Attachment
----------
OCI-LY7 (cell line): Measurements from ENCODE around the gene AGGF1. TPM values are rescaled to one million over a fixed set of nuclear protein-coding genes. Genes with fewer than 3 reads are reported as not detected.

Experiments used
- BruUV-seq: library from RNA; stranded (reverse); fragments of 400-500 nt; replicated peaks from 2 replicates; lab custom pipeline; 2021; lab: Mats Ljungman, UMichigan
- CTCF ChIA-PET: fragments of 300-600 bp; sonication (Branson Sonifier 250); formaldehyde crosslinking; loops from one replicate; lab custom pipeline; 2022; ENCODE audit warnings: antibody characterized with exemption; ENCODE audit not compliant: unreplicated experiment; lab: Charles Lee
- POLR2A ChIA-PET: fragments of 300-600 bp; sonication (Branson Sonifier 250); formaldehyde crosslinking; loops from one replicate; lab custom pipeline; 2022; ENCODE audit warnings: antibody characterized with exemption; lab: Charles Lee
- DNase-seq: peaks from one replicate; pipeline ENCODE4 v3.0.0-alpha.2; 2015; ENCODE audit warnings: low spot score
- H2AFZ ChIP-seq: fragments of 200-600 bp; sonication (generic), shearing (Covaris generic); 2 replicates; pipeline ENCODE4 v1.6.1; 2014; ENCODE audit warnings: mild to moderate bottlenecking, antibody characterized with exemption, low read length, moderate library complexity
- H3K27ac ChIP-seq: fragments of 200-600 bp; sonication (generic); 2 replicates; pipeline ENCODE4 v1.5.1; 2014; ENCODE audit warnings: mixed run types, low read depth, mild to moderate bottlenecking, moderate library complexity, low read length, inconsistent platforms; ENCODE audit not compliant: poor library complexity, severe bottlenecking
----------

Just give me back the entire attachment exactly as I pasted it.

OCI-LY7 (cell line): Measurements from ENCODE around the gene AGGF1. TPM values are rescaled to one million over a fixed set of nuclear protein-coding genes. Genes with fewer than 3 reads are reported as not detected.

Experiments used
- BruUV-seq: library from RNA; stranded (reverse); fragments of 400-500 nt; replicated peaks from 2 replicates; lab custom pipeline; 2021; lab: Mats Ljungman, UMichigan
- CTCF ChIA-PET: fragments of 300-600 bp; sonication (Branson Sonifier 250); formaldehyde crosslinking; loops from one replicate; lab custom pipeline; 2022; ENCODE audit warnings: antibody characterized with exemption; ENCODE audit not compliant: unreplicated experiment; lab: Charles Lee
- POLR2A ChIA-PET: fragments of 300-600 bp; sonication (Branson Sonifier 250); formaldehyde crosslinking; loops from one replicate; lab custom pipeline; 2022; ENCODE audit warnings: antibody characterized with exemption; lab: Charles Lee
- DNase-seq: peaks from one replicate; pipeline ENCODE4 v3.0.0-alpha.2; 2015; ENCODE audit warnings: low spot score
- H2AFZ ChIP-seq: fragments of 200-600 bp; sonication (generic), shearing (Covaris generic); 2 replicates; pipeline ENCODE4 v1.6.1; 2014; ENCODE audit warnings: mild to moderate bottlenecking, antibody characterized with exemption, low read length, moderate library complexity
- H3K27ac ChIP-seq: fragments of 200-600 bp; sonication (generic); 2 replicates; pipeline ENCODE4 v1.5.1; 2014; ENCODE audit warnings: mixed run types, low read depth, mild to moderate bottlenecking, moderate library complexity, low read length, inconsistent platforms; ENCODE audit not compliant: poor library complexity, severe bottlenecking